We will discuss these three tests in greater detail later. In the late 1980s and early 1990s, personality test developers, to a large extent, agreed upon a Big Five taxonomy that included the traits of Openness to Experience, Conscientiousness, Extraversion, Neuroticism, and Agreeableness. This agreement of traits has led to the resurgence of psychological testing in the workplace and tests, such as core self-evaluations, integrity tests, and emotional adjustment tests, are still being used today to test for personality traits (Gibby & Zickar, 2008, p. 82). It is estimated that as much as 90 percent of companies are now using some form of employee assessment testing (Cox, 2005, p. 5). So why are more and more companies using these measures? In short: times have changed. Our society today is more fast-paced and technologically advanced than ever. Whereas in the past, employers could readily obtain knowledge on a candidate’s qualities—such as dependability and trustworthiness—through employment references, these types of references are now becoming nonexistent. Types of psychological tests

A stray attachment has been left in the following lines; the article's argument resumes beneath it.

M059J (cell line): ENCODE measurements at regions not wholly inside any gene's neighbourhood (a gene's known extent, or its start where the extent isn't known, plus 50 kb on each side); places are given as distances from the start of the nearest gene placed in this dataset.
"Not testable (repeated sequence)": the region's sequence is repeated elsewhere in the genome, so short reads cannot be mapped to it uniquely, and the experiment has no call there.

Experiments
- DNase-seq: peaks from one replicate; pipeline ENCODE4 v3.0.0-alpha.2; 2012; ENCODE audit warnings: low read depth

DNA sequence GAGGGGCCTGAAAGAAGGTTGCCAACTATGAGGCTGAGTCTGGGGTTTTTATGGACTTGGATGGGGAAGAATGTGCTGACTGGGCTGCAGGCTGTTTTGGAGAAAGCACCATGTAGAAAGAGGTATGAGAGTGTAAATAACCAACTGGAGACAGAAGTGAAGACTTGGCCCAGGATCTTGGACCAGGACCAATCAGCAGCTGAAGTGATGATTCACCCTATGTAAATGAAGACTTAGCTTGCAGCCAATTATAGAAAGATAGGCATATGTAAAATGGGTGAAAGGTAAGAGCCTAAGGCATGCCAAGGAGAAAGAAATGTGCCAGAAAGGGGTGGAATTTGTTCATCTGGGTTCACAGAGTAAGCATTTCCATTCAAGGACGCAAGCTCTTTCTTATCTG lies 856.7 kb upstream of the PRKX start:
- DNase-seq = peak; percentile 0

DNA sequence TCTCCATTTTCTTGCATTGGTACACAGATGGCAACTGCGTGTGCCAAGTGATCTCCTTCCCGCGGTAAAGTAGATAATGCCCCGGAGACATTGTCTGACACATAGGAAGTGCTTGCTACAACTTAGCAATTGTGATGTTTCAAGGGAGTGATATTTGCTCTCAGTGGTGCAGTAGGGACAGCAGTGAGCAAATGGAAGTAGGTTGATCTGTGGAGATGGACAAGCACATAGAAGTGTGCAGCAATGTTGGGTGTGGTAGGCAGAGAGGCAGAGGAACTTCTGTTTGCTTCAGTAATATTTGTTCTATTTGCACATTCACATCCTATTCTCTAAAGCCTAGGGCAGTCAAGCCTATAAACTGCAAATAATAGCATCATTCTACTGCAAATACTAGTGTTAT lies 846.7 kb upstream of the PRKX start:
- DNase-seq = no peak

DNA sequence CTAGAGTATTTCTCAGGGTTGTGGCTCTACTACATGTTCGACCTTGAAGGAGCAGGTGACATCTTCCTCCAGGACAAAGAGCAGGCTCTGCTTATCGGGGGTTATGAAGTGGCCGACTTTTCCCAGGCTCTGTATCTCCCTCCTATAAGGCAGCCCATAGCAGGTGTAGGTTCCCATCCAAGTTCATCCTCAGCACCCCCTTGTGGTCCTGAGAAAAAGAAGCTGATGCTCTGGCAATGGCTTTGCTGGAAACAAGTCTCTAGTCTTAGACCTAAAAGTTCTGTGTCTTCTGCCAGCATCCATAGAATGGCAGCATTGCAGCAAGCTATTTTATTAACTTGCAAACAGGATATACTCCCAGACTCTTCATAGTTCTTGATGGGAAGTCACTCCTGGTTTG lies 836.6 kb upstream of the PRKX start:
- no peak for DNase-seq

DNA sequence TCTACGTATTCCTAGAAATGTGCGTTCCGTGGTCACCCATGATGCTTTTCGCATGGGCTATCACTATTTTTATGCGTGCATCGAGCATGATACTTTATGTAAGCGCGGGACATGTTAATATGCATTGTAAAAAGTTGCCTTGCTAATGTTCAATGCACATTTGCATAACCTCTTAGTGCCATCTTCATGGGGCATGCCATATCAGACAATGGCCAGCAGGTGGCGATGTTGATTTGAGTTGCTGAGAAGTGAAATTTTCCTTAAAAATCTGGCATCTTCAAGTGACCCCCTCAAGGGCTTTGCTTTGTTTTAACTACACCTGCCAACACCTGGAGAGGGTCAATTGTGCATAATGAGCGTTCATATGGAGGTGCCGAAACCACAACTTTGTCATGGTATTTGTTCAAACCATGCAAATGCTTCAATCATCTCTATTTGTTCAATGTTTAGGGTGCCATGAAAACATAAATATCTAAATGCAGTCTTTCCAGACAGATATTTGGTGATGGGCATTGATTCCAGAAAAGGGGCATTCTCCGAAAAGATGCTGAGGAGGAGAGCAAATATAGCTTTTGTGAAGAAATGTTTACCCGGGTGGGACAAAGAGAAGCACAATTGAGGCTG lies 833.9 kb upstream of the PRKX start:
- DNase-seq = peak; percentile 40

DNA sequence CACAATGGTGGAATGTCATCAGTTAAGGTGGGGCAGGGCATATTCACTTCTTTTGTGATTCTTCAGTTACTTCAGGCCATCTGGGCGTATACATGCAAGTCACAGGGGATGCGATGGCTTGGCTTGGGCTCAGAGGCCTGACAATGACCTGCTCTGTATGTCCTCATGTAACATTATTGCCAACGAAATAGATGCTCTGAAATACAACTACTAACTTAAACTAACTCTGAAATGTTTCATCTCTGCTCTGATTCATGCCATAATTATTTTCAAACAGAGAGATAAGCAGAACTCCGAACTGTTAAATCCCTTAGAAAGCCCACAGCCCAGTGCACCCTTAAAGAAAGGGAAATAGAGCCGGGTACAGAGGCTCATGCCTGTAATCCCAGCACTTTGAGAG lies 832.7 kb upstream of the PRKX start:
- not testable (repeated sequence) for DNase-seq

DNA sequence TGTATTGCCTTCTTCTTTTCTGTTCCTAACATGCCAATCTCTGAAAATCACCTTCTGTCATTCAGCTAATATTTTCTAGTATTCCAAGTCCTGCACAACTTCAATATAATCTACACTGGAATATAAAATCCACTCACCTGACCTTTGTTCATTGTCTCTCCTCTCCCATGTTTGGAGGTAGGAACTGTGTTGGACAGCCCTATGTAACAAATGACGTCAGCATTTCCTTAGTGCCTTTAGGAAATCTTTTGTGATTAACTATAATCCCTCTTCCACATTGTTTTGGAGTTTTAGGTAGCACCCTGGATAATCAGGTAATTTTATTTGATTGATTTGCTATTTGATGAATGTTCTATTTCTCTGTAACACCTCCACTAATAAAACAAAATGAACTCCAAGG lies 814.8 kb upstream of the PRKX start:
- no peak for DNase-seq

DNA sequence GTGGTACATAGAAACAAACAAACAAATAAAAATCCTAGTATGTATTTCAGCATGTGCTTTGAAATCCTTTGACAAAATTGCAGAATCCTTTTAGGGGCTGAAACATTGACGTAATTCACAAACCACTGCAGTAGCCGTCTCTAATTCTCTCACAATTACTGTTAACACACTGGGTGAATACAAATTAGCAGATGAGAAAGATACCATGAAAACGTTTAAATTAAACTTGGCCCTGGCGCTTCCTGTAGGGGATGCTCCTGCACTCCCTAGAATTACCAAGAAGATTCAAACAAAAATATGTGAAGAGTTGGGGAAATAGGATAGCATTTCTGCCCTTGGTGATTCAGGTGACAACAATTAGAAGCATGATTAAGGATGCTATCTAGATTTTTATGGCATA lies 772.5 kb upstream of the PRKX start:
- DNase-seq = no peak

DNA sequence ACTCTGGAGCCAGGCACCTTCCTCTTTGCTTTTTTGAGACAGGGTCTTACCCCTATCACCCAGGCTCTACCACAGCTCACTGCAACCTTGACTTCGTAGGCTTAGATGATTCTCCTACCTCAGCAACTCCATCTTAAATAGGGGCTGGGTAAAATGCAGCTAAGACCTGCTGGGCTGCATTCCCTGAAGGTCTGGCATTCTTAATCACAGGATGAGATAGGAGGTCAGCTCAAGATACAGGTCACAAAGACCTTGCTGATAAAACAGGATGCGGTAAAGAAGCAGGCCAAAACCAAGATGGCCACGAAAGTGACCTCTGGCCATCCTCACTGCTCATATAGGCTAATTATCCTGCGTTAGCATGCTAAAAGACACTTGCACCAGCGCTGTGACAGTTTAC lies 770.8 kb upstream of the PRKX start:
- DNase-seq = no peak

In the past, the most frequently used psychological tests in the workplace have been tests that measure cognitive ability—such as achievement and aptitude tests—and skill. A skills test seeks to quantifiably measure an employee’s (or potential employee’s) current reasoning, verbal communication, and mathematical skills. Cognitive tests attempt to quantifiably measure your mental capacity for learning new skills—such as an IQ test (Lloyd, 2009, para. 2). The other type of psychological measure that is becoming increasingly popular among firms is the personality test.